India-UK FTA pits Indian whiskey makers against the Scottish
Amid the ongoing discussions over the proposed free trade agreement (FTA) between India and the UK, a tussle has ensued over 'angel's share' that has pitted Indian whisky makers against Scottish brands.
The UK has a big business in India for its scotch whisky. Among its many demands in the ongoing discussions over the agreement, is a reduction in the import duty on scotch whisky, which is currently at 150%. It is also asking for a maturity age of three years for the spirit to be classified as whisky. However, Indian makers have argued that with weather conditions being hotter here, they will lose more than one-third of the whisky due to this condition, the TOI reported on Monday.
And when it comes to FTA, the Indian spirits makers are also seeking a minimum import price of $5 (at cost, insurance and freight level) when international companies are shipping their products to their subsidiaries in India under transfer pricing, to prevent the practice of under-invoicing.
Indian makers are against the proposal of their UK counterparts, who want to reduce the import duty from 150% to 75% immediately at the signing of FTA, and thereafter to 30% over a period of three years. "We are open to a reduction but not at the scale which they are suggesting. We want it to be reduced progressively to 50%, but over 10 years."
Earlier this year, India's alcohol industry has flagged a 40% increase in whisky imports in the first eight months of this financial year against the full fiscal 2021-22, amid the ongoing India-UK negotiations on a free trade agreement (FTA).
It said an increase in imports disproves the UK's claims that Scotch whisky is not being given enough opportunities in India.
India's whisky imports in April-November 2022-23 were worth $278.47 million as against $199.02 million in full FY22. Of this, imports from the UK were almost $200 million in the first eight months of this fiscal year, compared with $148 million in the full fiscal year ended March 2022.
Angel's share refers to the alcohol that evaporates while it is stored in wooden casks for maturation and ageing before turning into whisky. According to legend in the spirits industry, the "angels come and drink their share of alcohol" as it matures in casks housed in dingy cellars.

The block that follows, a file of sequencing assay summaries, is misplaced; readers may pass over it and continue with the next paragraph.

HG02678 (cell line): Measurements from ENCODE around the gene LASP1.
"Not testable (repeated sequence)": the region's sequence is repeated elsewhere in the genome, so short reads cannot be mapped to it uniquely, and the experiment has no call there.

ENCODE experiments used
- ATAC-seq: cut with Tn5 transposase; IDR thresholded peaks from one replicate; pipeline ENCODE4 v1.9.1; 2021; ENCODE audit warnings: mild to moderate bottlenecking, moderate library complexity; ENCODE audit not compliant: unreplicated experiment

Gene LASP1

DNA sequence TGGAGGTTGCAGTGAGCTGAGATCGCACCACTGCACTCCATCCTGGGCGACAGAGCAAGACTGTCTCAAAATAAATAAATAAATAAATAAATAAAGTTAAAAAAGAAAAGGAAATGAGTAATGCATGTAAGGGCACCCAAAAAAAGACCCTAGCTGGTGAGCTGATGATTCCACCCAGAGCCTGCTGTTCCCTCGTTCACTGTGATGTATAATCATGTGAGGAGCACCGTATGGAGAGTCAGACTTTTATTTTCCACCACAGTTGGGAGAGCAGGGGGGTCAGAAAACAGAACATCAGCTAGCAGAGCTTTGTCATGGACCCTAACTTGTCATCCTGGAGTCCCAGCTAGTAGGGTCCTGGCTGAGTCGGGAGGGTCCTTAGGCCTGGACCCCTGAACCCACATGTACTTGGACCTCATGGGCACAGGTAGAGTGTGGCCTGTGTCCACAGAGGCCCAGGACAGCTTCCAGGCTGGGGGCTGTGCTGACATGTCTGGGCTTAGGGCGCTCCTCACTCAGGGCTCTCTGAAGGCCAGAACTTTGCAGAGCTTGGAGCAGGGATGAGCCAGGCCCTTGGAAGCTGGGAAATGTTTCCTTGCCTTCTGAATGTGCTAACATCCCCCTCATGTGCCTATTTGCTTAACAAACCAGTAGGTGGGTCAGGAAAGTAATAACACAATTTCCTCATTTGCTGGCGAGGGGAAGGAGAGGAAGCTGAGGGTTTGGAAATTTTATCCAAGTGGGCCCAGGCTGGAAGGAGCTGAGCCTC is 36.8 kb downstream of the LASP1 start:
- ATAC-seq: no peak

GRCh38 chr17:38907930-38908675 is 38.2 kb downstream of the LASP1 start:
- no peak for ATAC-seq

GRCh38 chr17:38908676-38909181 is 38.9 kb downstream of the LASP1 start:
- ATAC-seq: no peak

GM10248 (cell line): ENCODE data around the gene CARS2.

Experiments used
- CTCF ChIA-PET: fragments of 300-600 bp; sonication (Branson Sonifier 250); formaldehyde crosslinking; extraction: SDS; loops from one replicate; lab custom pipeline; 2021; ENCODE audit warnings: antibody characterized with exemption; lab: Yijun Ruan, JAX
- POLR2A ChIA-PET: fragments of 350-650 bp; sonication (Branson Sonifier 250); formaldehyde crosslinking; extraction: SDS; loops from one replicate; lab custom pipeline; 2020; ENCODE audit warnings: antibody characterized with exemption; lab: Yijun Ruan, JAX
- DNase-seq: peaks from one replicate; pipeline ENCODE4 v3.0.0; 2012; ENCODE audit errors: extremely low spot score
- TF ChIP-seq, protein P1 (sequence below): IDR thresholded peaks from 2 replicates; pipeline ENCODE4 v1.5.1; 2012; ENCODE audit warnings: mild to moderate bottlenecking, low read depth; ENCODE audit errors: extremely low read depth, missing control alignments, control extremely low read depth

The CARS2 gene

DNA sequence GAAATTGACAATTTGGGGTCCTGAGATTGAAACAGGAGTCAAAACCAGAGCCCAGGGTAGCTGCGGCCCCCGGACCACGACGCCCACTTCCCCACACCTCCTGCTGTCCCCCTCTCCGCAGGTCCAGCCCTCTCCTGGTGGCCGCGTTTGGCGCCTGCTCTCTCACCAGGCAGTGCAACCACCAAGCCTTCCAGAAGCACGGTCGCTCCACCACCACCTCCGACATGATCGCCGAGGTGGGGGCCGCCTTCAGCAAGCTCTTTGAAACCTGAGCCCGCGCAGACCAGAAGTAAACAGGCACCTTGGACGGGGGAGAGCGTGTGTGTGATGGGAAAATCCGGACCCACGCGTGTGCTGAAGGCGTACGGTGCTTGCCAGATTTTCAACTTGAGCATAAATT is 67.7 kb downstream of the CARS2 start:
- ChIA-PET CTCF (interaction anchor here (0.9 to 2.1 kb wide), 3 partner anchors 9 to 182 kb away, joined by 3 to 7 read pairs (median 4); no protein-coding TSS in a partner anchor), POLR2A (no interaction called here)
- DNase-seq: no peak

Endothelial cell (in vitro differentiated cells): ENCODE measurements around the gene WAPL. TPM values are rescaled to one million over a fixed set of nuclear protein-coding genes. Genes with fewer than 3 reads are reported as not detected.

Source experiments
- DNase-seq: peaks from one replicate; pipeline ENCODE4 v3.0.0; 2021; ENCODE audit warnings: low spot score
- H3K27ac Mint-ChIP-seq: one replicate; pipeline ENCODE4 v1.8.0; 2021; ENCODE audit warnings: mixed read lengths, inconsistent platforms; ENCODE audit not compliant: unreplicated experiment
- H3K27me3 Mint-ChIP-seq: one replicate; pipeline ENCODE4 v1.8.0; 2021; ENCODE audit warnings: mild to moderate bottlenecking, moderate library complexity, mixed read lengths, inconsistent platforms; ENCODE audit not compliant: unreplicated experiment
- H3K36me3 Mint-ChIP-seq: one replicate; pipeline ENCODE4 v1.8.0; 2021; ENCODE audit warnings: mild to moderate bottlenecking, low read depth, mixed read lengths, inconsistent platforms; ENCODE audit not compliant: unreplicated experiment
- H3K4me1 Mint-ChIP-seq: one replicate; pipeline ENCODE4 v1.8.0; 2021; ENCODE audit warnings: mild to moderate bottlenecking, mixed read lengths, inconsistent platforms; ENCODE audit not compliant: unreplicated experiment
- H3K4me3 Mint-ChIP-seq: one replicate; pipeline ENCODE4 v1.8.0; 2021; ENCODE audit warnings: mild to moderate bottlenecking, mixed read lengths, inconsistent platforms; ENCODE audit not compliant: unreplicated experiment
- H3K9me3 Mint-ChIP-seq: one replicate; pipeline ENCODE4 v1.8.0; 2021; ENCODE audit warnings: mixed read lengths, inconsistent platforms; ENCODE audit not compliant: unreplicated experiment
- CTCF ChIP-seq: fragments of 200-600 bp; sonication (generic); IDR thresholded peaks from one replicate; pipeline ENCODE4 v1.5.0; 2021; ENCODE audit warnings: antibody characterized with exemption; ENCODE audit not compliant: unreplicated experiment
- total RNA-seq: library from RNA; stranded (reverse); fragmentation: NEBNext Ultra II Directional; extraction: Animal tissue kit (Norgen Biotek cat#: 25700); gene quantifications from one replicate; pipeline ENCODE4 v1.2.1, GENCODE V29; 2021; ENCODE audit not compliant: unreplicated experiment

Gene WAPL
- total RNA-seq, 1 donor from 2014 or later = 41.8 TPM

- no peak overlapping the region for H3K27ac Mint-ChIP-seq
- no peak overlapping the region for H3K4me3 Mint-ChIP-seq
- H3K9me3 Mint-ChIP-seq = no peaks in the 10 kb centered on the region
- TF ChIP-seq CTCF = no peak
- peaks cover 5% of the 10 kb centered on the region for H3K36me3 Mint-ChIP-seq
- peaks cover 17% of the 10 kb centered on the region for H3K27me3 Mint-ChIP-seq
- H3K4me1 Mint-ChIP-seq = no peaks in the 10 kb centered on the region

"In Scotland, it is colder than in India and the loss of spirit per year from a barrel is only estimated at 1-1.5%. In India, the weather is hotter and our whisky matures in just nine months compared to their three years. If we keep the whisky in the casks for a longer time, the per year loss due to evaporation and heat is 10-12%, which means in three years we lose roughly around 35% of the spirit stored in a barrel. This is a big loss and will also harm the quality of our whisky. The conditions being dictated by the UK are unacceptable and unaffordable. We are importing to the US, South America, and Africa without any such unfair conditions," Vinod Giri, director-general of Confederation of Indian Alcoholic Beverage Companies (CIABC), told TOI.
The Indian spirits body CIABC has members such as Mohan Meakin (owner of brands such as Old Monk rum, and Solan No 1 whisky), Radico Khaitan (8PM whisky and Rampur Single Malt), Tilaknagar Industries (Mansion House Gold Whisky), Devans Modern Breweries (GianChand Whisky), Amrut Distilleries (Amrut Single Malt), and Jagatjit Industries (Aristocrat Whisky).
CIABC has made several pleas to the Indian government on the matter as the latter negotiates the FTA and its various provisions with the UK government. "These laws around the maturity of the whisky were made by the British as per their climatic conditions. To allay their fears around quality of our products, we are even open to the idea of UK labs testing our whisky if they are concerned about its maturity. Also, we are ready to mention that our whisky is matured for less than three years."
Giri said that they have been assured by the government that the views of Indian whisky makers have been put forward in the negotiations. "However, we understand that the British side is refusing to accept our plea. They are not willing to give market access."